Woman sues passport office for $21k over chair collapse


Tribune News Editor


A WOMAN is seeking more than $20,000 in special damages and other awards after a Passport Office chair she sat in collapsed in 2018.

Lakeisha Pinder claimed in her writ that she suffered significant personal injuries, loss and damage because of the accident.

While waiting for the matter to be heard and resolved, she filed an application seeking an interim payment of $21,959.57.

She supported her request by claiming that she would not only succeed at trial but that damages would not be substantially reduced when the government is found at fault.

The defendants, the Ministry of Foreign Affairs and the Office of the Attorney General, filed Siobhan Dean and Andreae Francis’ affidavits on January 20, 2023.

Although they did not witness the incident, they said the chairs were checked regularly daily and showed no defects.

Mr Francis said he was informed that when Ms Pinder sat in one of the chairs, “one of the legs separated, causing Ms Pinder to end up on the floor”.

The government denied liability, saying the duty of care was performed by ensuring the chair was safe before the accident.

“As such, they claim that the accident was mere happenstance and that there was no evidence that the chair was faulty,” Justice Neil Brathwaite wrote in his decision, released last week. “They further raise the issue of contributory negligence and intimate that the plaintiff may have in some way contributed to the accident.”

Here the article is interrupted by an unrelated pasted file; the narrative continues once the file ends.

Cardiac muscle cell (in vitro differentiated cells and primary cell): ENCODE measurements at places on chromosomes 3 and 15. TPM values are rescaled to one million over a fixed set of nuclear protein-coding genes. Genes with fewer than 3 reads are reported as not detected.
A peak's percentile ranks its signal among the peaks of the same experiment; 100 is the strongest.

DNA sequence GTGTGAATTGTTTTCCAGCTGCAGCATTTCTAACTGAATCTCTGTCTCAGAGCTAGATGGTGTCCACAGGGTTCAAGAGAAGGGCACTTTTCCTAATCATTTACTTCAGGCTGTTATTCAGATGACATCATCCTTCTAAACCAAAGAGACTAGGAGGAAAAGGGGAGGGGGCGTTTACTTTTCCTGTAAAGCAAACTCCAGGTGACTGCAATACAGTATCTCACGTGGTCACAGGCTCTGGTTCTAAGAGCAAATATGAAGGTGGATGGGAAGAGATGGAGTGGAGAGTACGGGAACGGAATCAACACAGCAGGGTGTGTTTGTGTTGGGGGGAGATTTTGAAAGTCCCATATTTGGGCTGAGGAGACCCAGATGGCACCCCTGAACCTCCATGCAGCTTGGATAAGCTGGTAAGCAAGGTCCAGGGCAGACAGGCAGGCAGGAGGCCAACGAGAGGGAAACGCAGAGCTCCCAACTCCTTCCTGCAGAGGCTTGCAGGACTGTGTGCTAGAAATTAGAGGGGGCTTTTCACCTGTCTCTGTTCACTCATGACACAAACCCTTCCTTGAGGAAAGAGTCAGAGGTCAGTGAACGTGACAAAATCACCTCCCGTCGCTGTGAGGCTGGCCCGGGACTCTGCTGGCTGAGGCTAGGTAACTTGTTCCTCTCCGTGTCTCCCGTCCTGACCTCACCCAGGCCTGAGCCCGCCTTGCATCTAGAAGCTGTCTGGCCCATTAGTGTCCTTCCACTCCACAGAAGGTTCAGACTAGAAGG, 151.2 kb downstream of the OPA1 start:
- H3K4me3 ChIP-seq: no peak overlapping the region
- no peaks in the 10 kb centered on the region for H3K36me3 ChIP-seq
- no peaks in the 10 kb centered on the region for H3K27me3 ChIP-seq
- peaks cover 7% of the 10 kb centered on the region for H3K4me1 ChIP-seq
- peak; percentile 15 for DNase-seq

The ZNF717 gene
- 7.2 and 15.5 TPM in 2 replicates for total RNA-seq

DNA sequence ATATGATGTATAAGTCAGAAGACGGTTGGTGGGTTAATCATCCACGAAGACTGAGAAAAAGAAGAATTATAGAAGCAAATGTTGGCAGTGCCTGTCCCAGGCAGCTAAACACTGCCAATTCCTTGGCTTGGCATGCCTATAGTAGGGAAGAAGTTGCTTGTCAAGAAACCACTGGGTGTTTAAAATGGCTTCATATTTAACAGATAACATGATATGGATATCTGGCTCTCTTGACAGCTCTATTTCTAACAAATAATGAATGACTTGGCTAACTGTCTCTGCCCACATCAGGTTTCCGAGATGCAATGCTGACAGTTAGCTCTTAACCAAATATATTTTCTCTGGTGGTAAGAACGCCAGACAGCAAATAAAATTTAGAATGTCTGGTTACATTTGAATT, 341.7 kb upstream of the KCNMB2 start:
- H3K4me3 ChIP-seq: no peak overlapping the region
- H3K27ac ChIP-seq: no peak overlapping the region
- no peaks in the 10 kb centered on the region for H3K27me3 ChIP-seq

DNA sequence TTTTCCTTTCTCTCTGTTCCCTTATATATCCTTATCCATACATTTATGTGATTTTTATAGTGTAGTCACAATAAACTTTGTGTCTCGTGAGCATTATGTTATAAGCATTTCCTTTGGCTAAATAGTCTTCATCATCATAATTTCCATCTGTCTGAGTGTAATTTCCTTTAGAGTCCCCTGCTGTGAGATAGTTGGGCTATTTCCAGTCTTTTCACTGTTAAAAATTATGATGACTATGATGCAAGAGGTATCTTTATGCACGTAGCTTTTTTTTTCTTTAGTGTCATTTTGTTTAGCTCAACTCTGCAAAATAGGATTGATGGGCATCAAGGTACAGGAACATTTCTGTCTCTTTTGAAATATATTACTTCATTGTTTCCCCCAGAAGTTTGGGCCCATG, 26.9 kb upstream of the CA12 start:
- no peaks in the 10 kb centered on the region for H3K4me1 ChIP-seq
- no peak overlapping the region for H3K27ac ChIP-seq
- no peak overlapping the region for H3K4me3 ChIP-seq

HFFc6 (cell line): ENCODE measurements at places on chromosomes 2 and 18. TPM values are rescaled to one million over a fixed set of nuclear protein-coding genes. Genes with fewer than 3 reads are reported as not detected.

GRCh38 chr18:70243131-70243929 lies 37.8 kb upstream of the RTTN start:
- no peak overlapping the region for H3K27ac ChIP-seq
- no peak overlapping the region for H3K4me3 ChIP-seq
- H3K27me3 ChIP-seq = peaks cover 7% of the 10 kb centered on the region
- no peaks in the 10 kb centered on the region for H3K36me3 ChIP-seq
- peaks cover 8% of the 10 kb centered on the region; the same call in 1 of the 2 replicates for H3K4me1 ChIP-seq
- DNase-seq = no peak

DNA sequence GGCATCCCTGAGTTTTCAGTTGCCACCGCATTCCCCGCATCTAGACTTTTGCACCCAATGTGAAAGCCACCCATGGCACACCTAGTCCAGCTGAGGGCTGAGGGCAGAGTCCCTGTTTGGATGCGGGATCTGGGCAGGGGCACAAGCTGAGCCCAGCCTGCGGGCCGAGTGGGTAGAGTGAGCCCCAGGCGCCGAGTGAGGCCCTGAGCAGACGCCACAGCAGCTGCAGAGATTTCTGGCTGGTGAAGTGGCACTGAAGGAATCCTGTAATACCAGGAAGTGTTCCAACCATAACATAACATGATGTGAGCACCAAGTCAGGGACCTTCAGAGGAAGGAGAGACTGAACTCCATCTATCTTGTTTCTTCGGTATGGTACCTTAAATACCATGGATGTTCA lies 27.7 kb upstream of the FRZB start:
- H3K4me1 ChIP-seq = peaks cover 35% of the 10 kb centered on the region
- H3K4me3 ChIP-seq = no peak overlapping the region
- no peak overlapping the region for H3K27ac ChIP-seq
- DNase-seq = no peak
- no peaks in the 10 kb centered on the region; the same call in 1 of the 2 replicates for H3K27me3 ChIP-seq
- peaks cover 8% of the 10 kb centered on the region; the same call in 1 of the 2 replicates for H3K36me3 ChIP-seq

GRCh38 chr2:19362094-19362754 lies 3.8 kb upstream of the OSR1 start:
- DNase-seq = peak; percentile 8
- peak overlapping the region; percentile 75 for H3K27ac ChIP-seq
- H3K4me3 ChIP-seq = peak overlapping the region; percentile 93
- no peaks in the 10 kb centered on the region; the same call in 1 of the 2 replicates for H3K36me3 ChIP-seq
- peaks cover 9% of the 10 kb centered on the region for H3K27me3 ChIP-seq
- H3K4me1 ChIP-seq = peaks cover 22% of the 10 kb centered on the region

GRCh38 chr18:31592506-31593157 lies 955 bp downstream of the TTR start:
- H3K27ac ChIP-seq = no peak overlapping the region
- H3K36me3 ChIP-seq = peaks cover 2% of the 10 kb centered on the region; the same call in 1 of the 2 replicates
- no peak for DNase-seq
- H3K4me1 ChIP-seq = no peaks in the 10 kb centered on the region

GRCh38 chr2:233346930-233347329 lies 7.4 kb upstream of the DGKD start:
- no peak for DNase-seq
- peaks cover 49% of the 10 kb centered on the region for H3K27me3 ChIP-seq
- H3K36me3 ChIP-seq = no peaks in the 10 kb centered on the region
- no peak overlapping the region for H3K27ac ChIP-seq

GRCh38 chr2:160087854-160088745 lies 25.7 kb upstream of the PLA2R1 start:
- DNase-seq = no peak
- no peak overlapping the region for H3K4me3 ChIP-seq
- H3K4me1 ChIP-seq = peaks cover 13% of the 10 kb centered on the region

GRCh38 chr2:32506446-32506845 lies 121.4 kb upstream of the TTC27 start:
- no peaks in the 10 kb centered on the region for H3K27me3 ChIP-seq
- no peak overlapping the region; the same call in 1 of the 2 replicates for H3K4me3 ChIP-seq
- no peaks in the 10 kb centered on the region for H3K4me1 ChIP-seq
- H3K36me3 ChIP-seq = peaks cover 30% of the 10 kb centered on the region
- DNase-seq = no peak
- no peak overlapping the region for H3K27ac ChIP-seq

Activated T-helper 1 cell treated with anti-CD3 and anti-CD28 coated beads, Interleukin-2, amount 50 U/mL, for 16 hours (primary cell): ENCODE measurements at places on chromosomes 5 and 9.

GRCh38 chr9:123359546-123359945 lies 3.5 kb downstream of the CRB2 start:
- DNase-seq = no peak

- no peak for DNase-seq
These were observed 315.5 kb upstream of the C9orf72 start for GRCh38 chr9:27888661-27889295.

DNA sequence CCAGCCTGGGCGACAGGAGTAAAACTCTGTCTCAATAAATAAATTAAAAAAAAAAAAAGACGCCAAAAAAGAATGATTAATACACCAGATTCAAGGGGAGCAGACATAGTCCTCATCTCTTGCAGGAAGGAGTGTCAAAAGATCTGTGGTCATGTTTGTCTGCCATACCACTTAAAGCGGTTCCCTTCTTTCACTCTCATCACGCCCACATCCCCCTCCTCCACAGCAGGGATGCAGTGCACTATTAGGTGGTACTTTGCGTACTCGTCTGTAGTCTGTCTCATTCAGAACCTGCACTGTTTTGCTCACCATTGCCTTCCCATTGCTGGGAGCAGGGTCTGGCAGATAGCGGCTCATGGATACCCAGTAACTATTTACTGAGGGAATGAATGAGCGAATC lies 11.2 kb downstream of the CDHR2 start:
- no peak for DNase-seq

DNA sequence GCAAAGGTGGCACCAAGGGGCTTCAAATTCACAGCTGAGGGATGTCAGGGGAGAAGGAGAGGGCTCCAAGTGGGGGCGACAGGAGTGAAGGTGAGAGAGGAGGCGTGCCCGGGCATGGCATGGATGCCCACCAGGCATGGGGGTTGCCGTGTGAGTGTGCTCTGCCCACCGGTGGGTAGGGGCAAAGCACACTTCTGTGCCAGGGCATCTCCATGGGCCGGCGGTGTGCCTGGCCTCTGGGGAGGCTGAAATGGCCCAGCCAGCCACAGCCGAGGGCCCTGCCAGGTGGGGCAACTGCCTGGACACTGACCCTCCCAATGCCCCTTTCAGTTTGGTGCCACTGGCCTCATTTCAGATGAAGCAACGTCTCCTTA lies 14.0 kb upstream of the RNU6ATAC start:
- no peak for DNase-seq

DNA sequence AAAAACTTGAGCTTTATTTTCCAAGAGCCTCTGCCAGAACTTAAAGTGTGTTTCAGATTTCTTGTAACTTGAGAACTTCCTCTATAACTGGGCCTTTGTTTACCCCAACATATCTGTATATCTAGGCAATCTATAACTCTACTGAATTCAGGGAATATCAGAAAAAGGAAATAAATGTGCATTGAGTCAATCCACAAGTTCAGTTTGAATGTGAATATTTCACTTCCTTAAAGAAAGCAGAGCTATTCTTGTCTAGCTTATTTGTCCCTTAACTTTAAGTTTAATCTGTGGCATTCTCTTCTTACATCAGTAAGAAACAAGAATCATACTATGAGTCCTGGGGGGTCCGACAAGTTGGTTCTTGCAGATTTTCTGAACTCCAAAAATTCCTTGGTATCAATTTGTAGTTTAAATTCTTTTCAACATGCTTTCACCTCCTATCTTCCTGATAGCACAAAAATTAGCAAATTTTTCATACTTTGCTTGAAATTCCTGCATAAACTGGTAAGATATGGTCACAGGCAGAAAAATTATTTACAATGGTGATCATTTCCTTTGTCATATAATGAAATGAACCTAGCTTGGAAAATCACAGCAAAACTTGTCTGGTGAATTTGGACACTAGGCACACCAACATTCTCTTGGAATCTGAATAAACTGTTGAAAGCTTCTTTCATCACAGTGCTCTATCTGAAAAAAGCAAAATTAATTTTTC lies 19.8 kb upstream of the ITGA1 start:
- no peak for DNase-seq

Ultimately, the judge denied the plaintiff’s request for an interim payment.

 He said that to grant interim payment, the court must be satisfied that the defendant has either admitted liability, that a judgment has been obtained for damages to be assessed, or that the plaintiff would succeed on the question of liability “without any substantial reduction in damages for fault on his part”.

 He concluded that a court may favour the defence, given its argument that the chairs were checked to ensure safety.

 “Given the high standard required to be met on an application for an interim payment where liability is still an issue, and bearing in mind that this application is not a trial of the matter with full consideration of tested evidence that a trial entails, I am unable to conclude that the plaintiff ‘would’ be successful at trial,” he wrote.

 He ordered that each side bear their own costs.

Commenting has been disabled for this item.